Thirty seconds after seeing the “news flash” on the BBC website announcing the death of the Queen of England, I received a text message from a Nigerian friend. "I feel strangely sad," he wrote from Lagos, "and I consider myself a Republican."
The British, the vast majority of them, will feel even sadder. From the Scottish separatists to the most Tories, going through the occasional radical on the left, everyone will feel a bit –or in some cases, very much- orphaned. Queen Elizabeth II was the nation's mother, then grandmother, for 70 years. From a distance, she produced a magical effect on her subjects, to whom she transmitted, as if by invisible rays, a sensation of emotional comfort and family stability that they will miss a lot today. And that she will value herself more now that she is gone.
For me, half British and half Spanish, it is affecting me more than I expected. The British monarchy had always struck me as a semi-comic historical aberration. It neither goes nor comes to me, he had always said. He thought he watched her with nothing more than anthropological coldness, fascinated by how, long before 'The Crown,' it had become the longest-running international soap opera in history. And the truth is that the rest of the Queen's family - with the possible exception of the future queen, Camilla - will continue to seem to me, I think, stiff characters, or bland, or clownish. (Hello, Harry and Meghan.) But she has been such a constant presence since the day I was born, so present even though she was only in the shadows of my unconscious, that her sudden disappearance leaves me with an unexpected hole.
The curious and tremendously interesting thing, returning to the more comfortable role of journalistic observer, is that I believe that this sense of loss will reach every corner of the earth today. The reaction of my Nigerian friend will be shared not only in the former British colonies, of almost all of which Elizabeth II was also queen when she took the throne in 1952, but also in Argentina, in Japan, in Bangladesh, perhaps in Russia and surely in Spain, as in the rest of Europe.
A Spanish friend told me this afternoon, she was not a monarchist at all, that the queen of England was “the queen of the world”. An exaggeration at first glance, but I started to think and saw that there was some truth to it. No one has monopolized the role of "queen", no one has defined her role, like her. Part of it has to do with her longevity as head of state, unmatched anywhere today or ever. But also because she had the wisdom to keep quiet, not to reveal her opinion about politics, music, movies, soccer, or anything else. She maintained the mystique of the monarchy and let anyone project whatever image of her they wanted. To such an extent that when the Scottish independence referendum was held in 2014, almost the only thing that all Scots agreed on was that, whatever happened, they wanted Elizabeth II to remain their queen.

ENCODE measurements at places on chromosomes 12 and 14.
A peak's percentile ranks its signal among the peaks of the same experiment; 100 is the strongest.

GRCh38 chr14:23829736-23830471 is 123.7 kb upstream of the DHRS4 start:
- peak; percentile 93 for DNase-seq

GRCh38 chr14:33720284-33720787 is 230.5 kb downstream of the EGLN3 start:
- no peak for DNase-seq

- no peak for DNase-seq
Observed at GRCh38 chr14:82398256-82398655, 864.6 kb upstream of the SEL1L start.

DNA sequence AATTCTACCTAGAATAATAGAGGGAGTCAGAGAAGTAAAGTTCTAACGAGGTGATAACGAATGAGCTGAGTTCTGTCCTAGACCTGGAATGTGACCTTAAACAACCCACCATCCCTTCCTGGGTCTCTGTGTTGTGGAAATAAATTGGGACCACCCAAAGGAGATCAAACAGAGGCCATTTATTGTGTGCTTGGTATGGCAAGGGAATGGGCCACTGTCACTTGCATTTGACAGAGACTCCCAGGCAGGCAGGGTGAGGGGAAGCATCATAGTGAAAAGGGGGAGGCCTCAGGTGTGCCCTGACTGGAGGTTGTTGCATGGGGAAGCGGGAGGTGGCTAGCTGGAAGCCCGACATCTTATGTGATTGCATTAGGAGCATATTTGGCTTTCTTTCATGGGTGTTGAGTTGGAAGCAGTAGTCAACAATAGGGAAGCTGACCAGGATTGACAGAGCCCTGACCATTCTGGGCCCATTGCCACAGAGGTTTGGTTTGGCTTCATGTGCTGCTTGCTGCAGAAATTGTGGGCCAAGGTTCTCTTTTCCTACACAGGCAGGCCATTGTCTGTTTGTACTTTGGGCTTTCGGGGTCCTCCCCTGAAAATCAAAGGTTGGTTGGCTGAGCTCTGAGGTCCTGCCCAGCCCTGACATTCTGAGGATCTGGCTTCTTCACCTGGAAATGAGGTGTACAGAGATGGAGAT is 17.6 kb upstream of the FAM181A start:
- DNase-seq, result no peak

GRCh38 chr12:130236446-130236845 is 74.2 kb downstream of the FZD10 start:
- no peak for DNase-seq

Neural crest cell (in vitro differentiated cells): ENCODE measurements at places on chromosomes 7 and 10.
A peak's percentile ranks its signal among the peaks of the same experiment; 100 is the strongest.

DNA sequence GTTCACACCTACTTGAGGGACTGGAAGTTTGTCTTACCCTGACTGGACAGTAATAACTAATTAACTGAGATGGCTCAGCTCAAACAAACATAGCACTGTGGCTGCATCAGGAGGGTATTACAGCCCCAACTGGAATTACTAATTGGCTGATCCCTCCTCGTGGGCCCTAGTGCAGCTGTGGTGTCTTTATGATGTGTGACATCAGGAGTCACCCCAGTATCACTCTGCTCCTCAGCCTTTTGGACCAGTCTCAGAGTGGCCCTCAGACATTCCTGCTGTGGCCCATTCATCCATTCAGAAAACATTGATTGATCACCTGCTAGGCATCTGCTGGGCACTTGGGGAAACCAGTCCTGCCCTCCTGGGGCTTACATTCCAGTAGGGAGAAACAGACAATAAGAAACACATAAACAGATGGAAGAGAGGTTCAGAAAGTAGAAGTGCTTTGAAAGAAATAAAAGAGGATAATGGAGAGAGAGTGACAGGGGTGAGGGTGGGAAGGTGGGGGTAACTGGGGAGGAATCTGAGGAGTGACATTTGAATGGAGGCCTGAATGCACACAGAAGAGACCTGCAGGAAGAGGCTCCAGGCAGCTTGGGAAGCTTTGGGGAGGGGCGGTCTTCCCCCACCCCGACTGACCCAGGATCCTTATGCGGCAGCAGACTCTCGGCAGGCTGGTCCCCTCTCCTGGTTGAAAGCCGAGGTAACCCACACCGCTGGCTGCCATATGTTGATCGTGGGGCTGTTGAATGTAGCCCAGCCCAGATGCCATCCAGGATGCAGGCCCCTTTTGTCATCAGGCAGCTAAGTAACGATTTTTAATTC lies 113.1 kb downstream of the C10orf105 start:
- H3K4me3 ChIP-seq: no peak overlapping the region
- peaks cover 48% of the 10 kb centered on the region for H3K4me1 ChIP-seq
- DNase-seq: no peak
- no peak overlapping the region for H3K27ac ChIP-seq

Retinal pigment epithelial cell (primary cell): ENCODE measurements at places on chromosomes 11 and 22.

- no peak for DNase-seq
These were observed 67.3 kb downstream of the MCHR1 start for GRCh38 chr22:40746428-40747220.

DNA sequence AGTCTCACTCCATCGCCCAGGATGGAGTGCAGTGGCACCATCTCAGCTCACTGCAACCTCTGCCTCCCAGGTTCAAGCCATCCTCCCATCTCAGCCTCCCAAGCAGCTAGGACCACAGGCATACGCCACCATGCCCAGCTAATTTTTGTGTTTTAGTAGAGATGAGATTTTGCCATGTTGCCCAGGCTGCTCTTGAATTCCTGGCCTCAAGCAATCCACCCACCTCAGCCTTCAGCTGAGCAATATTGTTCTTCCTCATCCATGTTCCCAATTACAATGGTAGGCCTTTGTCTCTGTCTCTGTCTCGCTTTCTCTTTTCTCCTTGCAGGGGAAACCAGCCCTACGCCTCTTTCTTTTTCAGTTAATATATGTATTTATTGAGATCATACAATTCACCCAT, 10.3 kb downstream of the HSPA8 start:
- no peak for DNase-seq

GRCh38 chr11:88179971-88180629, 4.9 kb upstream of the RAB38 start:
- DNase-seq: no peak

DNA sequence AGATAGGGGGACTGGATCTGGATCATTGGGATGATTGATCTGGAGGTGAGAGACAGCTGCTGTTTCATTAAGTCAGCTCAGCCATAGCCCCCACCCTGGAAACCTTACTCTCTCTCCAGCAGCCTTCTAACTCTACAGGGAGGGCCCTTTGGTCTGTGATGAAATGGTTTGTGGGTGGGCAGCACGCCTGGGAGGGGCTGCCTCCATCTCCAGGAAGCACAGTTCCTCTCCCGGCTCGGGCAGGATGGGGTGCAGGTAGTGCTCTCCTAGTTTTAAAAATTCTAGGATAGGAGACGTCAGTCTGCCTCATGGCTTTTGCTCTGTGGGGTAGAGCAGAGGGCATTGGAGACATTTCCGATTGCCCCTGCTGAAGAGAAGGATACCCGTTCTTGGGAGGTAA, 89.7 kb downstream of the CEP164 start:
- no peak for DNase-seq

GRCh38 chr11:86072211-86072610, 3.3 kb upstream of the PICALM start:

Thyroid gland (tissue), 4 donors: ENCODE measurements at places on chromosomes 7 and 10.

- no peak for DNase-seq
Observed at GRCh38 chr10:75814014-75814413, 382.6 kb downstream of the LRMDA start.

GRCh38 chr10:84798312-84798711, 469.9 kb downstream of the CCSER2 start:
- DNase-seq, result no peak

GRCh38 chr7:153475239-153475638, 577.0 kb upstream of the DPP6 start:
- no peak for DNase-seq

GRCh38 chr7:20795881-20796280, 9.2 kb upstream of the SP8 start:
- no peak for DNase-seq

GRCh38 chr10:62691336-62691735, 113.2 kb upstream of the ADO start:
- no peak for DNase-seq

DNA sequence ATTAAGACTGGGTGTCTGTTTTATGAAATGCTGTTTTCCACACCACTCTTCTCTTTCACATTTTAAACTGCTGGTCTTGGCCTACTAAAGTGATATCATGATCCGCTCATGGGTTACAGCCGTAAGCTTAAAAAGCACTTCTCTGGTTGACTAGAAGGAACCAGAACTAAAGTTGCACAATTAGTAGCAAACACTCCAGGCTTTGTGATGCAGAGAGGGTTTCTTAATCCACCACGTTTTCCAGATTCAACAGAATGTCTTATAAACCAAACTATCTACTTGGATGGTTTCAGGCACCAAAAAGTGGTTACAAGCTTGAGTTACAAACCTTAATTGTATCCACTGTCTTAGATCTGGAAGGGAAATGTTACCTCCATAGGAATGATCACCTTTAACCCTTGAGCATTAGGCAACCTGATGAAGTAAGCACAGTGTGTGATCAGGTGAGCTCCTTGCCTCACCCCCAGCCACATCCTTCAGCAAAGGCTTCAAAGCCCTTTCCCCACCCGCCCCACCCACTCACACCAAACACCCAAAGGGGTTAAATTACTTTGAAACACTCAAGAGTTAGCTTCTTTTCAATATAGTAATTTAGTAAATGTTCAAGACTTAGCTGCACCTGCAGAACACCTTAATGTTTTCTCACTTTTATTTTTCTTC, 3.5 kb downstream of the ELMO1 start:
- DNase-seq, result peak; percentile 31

What if she was Labor or Conservative? No idea. What if she supported Brexit or not? She didn't know. What if she liked the Beatles or Elton John or (less likely) the Rolling Stones? It is not known. What if she was her from Tottenham or Manchester United? Either. What was her opinion of Donald Trump or Vladimir Putin or Margaret Thatcher or Ronald Reagan? We will never know. She was above all that, or was the impression she gave.
In this recent era, towards the end of her reign, when it seems that everyone, from the most famous to the most unknown, is going out of their way to attract attention on social networks, or wherever, she is always quiet. And despite that, perhaps because of it, she was by far the famous, the celebrity, number one in the world. I usually explain it this way: If Beyoncé or Michael Jordan or Brad Pitt had invited her to dinner at her house, she would have politely replied that thanks, but no thanks. If she had invited Beyoncé or Michael Jordan or Brad Pitt to her palace for dinner, they would have caught the first plane.
The Queen had no political power, but she had a great influence on the hearts and minds of millions and millions of people from all continents and all colors. I knew Nelson Mandela well. He adored her. She was his queen. I remember that a month after the historic moment in which Mandela assumed the presidency of his country, there was a ceremony at the British embassy in Pretoria to celebrate Elizabeth II's birthday. Mandela was among the guests but no one thought he would have the time to attend. He came. I heard the ambassador tell him that he was surprised she had bothered. Mandela looked at him in astonishment. "What? Not coming to celebrate the queen's birthday? Please! What is she telling me?"
In the end, perhaps the most lasting memory of the Queen of England is something that my Nigerian friend pointed out in a second text message. “Before the madding crowd, what I highlight is her dignity.” Correct. She never whined; she never complained. A monarch, if she wants to be taken seriously, must be a dignified person, exquisitely dignified. Elizabeth II was.